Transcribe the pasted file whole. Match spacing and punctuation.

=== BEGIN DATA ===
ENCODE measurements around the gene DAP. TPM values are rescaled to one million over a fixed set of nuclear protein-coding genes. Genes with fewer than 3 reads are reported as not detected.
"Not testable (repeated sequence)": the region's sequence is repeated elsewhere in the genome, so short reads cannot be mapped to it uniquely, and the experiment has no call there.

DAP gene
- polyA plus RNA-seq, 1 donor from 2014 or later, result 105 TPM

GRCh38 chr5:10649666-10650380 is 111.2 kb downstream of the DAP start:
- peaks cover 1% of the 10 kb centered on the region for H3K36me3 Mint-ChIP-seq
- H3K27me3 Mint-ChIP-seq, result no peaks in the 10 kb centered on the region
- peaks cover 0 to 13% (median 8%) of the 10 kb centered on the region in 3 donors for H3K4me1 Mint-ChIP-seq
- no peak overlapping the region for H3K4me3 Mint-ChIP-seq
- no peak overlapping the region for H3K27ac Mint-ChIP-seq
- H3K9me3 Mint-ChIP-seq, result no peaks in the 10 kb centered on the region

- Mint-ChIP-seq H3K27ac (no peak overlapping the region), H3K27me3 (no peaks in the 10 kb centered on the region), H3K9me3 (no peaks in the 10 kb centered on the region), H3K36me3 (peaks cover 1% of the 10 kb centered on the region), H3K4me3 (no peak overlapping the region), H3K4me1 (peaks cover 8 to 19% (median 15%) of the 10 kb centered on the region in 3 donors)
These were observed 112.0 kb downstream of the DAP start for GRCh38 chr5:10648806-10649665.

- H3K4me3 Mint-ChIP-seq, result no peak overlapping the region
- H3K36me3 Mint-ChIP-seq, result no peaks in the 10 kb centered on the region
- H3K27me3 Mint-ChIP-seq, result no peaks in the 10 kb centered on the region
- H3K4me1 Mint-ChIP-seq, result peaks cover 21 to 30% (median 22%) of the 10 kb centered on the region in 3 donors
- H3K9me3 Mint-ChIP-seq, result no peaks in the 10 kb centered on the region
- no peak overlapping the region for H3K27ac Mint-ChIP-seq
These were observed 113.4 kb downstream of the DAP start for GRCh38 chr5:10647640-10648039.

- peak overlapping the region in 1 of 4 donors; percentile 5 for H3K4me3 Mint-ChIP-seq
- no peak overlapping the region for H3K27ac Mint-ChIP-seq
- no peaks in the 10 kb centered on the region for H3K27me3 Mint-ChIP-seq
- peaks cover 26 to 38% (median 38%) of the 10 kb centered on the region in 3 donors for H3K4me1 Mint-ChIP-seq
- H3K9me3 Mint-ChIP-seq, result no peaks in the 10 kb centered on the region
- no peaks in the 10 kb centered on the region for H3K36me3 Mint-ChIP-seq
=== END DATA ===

ENCODE measurements around the gene DAP. TPM values are rescaled to one million over a fixed set of nuclear protein-coding genes. Genes with fewer than 3 reads are reported as not detected.
"Not testable (repeated sequence)": the region's sequence is repeated elsewhere in the genome, so short reads cannot be mapped to it uniquely, and the experiment has no call there.

DAP gene
- polyA plus RNA-seq, 1 donor from 2014 or later, result 105 TPM

GRCh38 chr5:10649666-10650380 is 111.2 kb downstream of the DAP start:
- peaks cover 1% of the 10 kb centered on the region for H3K36me3 Mint-ChIP-seq
- H3K27me3 Mint-ChIP-seq, result no peaks in the 10 kb centered on the region
- peaks cover 0 to 13% (median 8%) of the 10 kb centered on the region in 3 donors for H3K4me1 Mint-ChIP-seq
- no peak overlapping the region for H3K4me3 Mint-ChIP-seq
- no peak overlapping the region for H3K27ac Mint-ChIP-seq
- H3K9me3 Mint-ChIP-seq, result no peaks in the 10 kb centered on the region

- Mint-ChIP-seq H3K27ac (no peak overlapping the region), H3K27me3 (no peaks in the 10 kb centered on the region), H3K9me3 (no peaks in the 10 kb centered on the region), H3K36me3 (peaks cover 1% of the 10 kb centered on the region), H3K4me3 (no peak overlapping the region), H3K4me1 (peaks cover 8 to 19% (median 15%) of the 10 kb centered on the region in 3 donors)
These were observed 112.0 kb downstream of the DAP start for GRCh38 chr5:10648806-10649665.

- H3K4me3 Mint-ChIP-seq, result no peak overlapping the region
- H3K36me3 Mint-ChIP-seq, result no peaks in the 10 kb centered on the region
- H3K27me3 Mint-ChIP-seq, result no peaks in the 10 kb centered on the region
- H3K4me1 Mint-ChIP-seq, result peaks cover 21 to 30% (median 22%) of the 10 kb centered on the region in 3 donors
- H3K9me3 Mint-ChIP-seq, result no peaks in the 10 kb centered on the region
- no peak overlapping the region for H3K27ac Mint-ChIP-seq
These were observed 113.4 kb downstream of the DAP start for GRCh38 chr5:10647640-10648039.

- peak overlapping the region in 1 of 4 donors; percentile 5 for H3K4me3 Mint-ChIP-seq
- no peak overlapping the region for H3K27ac Mint-ChIP-seq
- no peaks in the 10 kb centered on the region for H3K27me3 Mint-ChIP-seq
- peaks cover 26 to 38% (median 38%) of the 10 kb centered on the region in 3 donors for H3K4me1 Mint-ChIP-seq
- H3K9me3 Mint-ChIP-seq, result no peaks in the 10 kb centered on the region
- no peaks in the 10 kb centered on the region for H3K36me3 Mint-ChIP-seq